“Black History” is everyday

Here’s an historic professional studio photograph of our late mother Violet Lorraine (b. 1924, d. 2012). It’s on permanent display with several other family photographs in a prominent place in our home.

Mom Burnett graduated from Olathe High School with her racially integrated class of 1941.

Our paternal aunt Aida Burnett was among her classmates and the only other Black student.

At 17, mom entered Pittsburg State Teacher’s College where she attended for two years until returning home to live in Olathe and work at the Sunflower Munitions Plant in service of the national ethos supporting the allied efforts to ensure a victorious resolution of World War II.

She subsequently married our father Clifford LeRoy when he returned home to Olathe after his World War II service as a Navy “Sea Bee.”

Several years after they had started a family together, my father re-enlisted in the active duty military, this time to serve in the Air Force.

I was almost two years old at the time we began these travels and also the youngest child of the family. I remember our military service years as among our happiest.

We had lived in Colorado and France, where three of my four younger siblings were born.

And then we lived in Michigan before settling in our maternal hometown city of Paola in the 1960s where our last brother was born.

Our parents divorced between my freshman and sophomore years of high school. Looking back from a more mature perspective, the established foundation we had been given by both of our parents, (along with the strong community paradigm we grew up within during those times,) enabled each of us as fellow school age siblings to successfully meet our challenges with overall resiliency. That’s cool.

Mom would ultimately live the remaining decades of her life as a happy resident and fine citizen of the greater Paola community.

She was also an active member of our church where she even played the piano as part of the music ministry – for services and for the choir.

She worked her way up in her professional career to ultimately serve as a state certified alcohol and drug abuse counselor for the (now defunct) Osawatomie State Hospital. We still have some of her business cards and awards.

Mom was the very first Black person (male or female) to do this type of work there and she even had a very nice “corner office” in her department’s building on the hospital campus.

She helped successfully raise very positively productive children (who were spread over three decades in ages) mostly during the period known as the American Civil Rights Era.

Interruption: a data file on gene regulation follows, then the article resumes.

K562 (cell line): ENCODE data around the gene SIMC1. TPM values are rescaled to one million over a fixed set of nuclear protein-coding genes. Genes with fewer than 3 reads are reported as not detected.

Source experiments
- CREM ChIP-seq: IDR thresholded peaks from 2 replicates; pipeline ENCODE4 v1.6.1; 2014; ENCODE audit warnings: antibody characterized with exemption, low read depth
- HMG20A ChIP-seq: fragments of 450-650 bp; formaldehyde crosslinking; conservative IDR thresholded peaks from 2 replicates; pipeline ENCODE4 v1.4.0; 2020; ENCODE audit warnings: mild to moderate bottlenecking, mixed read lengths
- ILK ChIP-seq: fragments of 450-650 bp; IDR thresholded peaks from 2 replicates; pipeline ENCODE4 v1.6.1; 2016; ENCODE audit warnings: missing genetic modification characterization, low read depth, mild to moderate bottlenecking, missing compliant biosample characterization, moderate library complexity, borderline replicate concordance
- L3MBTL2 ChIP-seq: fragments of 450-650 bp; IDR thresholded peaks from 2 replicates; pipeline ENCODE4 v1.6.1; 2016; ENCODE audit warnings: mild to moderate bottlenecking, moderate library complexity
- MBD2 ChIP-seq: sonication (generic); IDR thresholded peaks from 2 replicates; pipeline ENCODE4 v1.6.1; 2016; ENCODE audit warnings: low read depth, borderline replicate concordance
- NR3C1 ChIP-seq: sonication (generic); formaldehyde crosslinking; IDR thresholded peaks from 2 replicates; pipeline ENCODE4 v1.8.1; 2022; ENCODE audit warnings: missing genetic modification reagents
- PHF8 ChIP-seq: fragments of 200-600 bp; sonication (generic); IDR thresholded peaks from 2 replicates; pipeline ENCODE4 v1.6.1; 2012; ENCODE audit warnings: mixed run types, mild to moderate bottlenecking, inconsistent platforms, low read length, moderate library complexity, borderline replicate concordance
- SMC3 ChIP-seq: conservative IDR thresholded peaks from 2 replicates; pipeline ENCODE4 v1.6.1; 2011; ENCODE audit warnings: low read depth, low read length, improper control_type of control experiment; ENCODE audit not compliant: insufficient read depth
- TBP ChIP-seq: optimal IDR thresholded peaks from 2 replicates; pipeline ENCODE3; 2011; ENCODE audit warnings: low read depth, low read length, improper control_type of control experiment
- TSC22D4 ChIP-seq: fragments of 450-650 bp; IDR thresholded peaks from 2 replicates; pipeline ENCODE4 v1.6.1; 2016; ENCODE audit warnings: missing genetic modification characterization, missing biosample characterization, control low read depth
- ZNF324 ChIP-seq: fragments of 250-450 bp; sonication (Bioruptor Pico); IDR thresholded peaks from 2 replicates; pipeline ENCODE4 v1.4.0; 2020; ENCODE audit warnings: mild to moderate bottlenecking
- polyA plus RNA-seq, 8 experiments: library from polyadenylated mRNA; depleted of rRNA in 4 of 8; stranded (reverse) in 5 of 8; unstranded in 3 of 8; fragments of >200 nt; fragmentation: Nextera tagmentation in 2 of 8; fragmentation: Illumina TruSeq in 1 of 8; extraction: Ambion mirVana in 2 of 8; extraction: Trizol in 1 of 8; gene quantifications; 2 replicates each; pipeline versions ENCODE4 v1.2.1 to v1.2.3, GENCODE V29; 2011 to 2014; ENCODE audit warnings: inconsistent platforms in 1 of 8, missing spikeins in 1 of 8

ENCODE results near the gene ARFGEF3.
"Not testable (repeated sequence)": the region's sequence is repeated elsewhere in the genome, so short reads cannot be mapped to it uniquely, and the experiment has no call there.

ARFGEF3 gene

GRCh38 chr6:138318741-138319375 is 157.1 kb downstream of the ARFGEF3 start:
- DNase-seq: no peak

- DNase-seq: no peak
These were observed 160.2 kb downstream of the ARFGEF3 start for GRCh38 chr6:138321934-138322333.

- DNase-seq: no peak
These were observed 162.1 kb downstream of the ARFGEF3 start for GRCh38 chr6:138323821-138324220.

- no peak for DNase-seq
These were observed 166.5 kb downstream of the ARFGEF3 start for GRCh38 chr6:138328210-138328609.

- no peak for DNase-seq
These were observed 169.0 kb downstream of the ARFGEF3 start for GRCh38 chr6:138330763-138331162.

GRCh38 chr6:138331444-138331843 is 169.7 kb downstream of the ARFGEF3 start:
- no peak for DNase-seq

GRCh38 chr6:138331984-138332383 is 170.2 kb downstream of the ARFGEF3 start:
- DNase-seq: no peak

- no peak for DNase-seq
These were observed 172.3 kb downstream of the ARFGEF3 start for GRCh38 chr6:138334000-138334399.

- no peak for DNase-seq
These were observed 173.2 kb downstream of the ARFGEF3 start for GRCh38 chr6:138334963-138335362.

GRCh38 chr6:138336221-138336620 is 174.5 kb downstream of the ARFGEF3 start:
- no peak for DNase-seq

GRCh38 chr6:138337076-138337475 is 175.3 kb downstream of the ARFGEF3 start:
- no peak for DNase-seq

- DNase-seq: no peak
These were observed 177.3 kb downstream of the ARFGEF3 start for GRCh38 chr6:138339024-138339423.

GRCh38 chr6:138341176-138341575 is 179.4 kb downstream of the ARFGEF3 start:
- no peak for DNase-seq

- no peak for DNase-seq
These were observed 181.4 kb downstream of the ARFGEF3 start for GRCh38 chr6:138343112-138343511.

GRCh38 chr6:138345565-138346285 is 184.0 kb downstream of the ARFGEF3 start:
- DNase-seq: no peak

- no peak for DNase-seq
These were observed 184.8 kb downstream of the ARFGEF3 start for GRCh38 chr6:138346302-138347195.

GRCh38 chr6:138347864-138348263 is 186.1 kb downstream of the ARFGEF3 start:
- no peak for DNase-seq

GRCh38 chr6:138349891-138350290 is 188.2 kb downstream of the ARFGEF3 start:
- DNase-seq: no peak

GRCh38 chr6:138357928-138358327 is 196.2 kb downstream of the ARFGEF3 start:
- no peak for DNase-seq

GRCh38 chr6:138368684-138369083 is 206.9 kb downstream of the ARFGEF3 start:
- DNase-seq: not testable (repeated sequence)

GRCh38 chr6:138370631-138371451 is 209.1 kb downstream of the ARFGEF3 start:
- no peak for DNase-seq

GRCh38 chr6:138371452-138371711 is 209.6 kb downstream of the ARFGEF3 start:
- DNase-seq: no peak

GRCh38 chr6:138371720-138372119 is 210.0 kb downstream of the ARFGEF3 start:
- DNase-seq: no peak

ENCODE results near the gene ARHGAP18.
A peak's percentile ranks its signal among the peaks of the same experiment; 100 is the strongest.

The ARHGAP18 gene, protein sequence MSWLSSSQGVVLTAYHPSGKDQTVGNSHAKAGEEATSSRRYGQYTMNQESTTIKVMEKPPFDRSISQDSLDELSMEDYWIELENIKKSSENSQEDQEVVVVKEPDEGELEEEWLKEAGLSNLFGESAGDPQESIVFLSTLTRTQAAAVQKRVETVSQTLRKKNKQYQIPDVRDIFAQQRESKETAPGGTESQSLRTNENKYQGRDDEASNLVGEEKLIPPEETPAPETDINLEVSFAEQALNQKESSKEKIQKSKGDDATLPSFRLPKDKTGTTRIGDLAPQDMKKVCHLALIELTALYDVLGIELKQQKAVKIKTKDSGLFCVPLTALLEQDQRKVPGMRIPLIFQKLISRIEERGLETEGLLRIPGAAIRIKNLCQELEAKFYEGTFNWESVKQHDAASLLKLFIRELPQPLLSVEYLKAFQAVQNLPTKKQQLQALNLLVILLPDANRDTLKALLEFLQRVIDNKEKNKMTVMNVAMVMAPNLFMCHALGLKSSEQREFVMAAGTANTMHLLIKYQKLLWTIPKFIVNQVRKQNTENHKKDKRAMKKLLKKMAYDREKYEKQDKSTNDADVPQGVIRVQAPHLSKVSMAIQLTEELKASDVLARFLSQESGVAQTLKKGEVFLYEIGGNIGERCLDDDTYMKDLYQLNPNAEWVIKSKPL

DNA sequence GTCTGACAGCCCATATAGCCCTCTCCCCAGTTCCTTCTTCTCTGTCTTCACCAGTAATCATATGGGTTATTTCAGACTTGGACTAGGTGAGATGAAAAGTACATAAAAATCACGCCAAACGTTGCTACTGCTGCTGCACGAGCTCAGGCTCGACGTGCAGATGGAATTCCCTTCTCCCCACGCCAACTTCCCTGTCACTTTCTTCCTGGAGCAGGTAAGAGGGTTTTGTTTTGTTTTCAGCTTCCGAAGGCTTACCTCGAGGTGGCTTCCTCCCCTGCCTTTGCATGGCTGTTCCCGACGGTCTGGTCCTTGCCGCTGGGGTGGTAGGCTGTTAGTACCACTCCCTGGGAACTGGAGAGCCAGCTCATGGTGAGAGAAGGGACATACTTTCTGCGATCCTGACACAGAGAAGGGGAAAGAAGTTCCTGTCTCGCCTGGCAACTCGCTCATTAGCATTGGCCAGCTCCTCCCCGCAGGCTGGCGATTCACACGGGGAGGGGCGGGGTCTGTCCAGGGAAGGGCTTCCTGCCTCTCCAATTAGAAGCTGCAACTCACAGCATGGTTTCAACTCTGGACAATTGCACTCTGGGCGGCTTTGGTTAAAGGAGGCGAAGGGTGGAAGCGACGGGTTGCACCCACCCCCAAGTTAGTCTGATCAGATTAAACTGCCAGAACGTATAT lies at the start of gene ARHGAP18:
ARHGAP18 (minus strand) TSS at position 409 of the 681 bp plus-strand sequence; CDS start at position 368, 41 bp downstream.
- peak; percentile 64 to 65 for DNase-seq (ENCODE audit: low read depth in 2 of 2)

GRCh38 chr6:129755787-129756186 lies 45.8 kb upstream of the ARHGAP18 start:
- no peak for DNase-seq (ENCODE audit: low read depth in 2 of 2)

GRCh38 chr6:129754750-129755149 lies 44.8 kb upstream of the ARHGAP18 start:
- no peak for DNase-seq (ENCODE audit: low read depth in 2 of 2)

Each of us became adults who were equipped.

This is Black History.

It’s like the history of most any family, really.

And this story could likely be told with similar details by most Black families in America, and in almost any era, or from the perspective of most any generation.

What I would like to emphasize here in telling about our mother isn’t explicit in the preceding inspiring narrative.

But it’s likely the most important thing she’d want told and if not just simply remembered.

Mom never quit. No matter how good or how bad the particular circumstances, her faith remained very steady.

Hers was also a life that I witnessed as being tangible to my own and others, not simply a professional resume or good life obituary.

What’s not mentioned between the above heroic lines is the real heroism of continuing on after her mother died in a car accident when she was only six.

Mom and her baby sister went on to be raised by her aunt and uncle because our relatives didn’t allow their men to raise little girls all alone and by themselves back in those days.

What’s not mentioned between the above heroic lines is the real heroism of continuing on even after her widowed father died one day unexpectedly when his home’s heating stove literally burned his house down in the early morning hours before he was to leave for work.

What’s not mentioned between the above heroic lines is the real heroism of continuing on often positively and often only by her faith.

The importance of those historic lines above is what real good can happen in our own lives and those of other people when we don’t quit.

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Us on the bus.

Christopher and Terri (Anderson) Burnett established their branch of The Burnett Family in March of 1979 at Copenhagen, Denmark. They are professional musicians based in the Kansas City Metropolitan Area.

Visit BurnettMusic.biz for more information.